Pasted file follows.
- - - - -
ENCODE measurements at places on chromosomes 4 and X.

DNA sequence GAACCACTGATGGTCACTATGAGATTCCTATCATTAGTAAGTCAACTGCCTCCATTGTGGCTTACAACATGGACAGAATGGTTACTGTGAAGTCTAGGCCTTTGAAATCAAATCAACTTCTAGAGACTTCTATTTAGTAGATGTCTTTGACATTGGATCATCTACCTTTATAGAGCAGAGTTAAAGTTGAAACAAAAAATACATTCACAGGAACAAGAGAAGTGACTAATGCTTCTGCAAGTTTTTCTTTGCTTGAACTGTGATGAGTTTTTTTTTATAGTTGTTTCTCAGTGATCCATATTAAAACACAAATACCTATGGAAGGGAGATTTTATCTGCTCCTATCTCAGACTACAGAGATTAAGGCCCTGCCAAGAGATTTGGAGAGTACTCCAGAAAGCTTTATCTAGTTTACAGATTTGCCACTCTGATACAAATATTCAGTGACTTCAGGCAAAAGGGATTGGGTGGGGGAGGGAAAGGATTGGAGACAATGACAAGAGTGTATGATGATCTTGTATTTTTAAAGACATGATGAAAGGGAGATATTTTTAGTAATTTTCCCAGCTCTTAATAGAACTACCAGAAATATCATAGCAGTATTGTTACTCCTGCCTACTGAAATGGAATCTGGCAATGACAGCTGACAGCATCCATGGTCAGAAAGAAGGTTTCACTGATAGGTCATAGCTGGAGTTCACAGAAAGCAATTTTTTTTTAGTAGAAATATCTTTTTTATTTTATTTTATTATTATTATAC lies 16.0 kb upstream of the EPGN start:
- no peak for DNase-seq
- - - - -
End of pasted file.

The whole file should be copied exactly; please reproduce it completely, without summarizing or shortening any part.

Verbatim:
ENCODE measurements at places on chromosomes 4 and X.

DNA sequence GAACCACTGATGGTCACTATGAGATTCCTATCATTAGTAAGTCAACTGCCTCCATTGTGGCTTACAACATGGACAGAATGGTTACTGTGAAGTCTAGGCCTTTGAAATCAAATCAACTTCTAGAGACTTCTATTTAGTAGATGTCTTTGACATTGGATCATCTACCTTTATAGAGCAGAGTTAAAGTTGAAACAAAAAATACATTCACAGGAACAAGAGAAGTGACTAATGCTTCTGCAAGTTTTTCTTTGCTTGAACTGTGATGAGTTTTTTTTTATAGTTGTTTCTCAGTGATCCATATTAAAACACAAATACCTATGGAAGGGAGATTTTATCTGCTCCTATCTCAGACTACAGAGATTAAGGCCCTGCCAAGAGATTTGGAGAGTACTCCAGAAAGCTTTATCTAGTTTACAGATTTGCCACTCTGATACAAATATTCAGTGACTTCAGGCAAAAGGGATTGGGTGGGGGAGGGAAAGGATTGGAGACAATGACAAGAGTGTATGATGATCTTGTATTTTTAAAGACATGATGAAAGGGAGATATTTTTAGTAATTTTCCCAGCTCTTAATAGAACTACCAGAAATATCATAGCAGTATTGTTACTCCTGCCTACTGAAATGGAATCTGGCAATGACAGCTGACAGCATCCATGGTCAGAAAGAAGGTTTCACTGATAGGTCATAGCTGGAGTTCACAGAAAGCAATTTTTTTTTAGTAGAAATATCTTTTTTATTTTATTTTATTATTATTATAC lies 16.0 kb upstream of the EPGN start:
- no peak for DNase-seq